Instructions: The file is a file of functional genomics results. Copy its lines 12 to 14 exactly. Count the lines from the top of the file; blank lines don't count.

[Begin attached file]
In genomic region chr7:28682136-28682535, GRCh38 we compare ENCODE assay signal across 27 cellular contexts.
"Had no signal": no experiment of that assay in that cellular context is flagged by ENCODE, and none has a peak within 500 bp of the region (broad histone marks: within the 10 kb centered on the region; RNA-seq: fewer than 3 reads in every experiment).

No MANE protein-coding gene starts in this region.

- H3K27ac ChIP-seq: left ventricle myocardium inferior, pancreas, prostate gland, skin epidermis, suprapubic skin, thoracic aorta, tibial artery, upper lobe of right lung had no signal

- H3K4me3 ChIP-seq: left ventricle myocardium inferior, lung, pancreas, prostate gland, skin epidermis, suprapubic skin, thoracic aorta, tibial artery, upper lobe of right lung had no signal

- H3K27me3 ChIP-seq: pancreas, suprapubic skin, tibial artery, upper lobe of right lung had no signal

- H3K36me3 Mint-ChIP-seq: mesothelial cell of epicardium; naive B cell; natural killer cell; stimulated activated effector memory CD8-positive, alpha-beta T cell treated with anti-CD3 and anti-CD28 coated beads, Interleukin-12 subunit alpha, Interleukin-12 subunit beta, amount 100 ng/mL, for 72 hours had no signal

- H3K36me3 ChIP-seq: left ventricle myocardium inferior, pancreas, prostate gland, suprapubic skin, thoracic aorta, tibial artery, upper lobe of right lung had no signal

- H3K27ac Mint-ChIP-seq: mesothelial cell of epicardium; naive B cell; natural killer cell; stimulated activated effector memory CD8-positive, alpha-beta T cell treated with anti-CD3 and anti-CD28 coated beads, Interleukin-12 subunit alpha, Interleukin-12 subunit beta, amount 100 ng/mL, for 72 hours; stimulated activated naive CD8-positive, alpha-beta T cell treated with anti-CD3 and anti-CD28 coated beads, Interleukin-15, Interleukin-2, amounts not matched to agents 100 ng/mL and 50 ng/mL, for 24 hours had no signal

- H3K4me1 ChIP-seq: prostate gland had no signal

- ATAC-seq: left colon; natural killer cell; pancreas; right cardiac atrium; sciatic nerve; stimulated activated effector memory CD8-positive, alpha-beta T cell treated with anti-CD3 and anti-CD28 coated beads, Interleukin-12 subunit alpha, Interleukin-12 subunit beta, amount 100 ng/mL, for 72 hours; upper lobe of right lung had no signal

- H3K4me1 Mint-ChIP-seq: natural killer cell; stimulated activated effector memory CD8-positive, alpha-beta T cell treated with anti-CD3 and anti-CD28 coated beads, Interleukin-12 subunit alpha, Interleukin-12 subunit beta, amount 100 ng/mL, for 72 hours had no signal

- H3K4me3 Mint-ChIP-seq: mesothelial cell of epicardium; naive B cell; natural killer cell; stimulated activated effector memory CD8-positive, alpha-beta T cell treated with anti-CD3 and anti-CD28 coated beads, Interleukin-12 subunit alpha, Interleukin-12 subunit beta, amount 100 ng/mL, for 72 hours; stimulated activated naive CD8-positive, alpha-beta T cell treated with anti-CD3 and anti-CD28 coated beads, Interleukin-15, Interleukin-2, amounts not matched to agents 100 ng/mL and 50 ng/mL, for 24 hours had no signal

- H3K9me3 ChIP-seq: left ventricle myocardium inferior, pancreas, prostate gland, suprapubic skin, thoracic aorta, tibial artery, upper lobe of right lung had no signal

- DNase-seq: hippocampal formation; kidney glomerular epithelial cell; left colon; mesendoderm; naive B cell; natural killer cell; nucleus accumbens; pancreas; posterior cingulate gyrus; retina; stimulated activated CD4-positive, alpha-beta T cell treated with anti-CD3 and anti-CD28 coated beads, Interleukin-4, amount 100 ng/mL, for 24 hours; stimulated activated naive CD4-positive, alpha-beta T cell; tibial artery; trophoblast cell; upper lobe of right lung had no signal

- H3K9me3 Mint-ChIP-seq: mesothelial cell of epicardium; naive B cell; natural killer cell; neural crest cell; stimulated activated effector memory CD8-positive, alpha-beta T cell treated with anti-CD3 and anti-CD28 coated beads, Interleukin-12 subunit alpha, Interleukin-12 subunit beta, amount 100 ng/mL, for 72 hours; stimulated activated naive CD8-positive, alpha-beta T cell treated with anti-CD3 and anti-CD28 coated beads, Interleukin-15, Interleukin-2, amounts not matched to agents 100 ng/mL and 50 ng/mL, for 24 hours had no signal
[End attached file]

- H3K4me1 Mint-ChIP-seq: natural killer cell; stimulated activated effector memory CD8-positive, alpha-beta T cell treated with anti-CD3 and anti-CD28 coated beads, Interleukin-12 subunit alpha, Interleukin-12 subunit beta, amount 100 ng/mL, for 72 hours had no signal

- H3K4me3 Mint-ChIP-seq: mesothelial cell of epicardium; naive B cell; natural killer cell; stimulated activated effector memory CD8-positive, alpha-beta T cell treated with anti-CD3 and anti-CD28 coated beads, Interleukin-12 subunit alpha, Interleukin-12 subunit beta, amount 100 ng/mL, for 72 hours; stimulated activated naive CD8-positive, alpha-beta T cell treated with anti-CD3 and anti-CD28 coated beads, Interleukin-15, Interleukin-2, amounts not matched to agents 100 ng/mL and 50 ng/mL, for 24 hours had no signal

- H3K9me3 ChIP-seq: left ventricle myocardium inferior, pancreas, prostate gland, suprapubic skin, thoracic aorta, tibial artery, upper lobe of right lung had no signal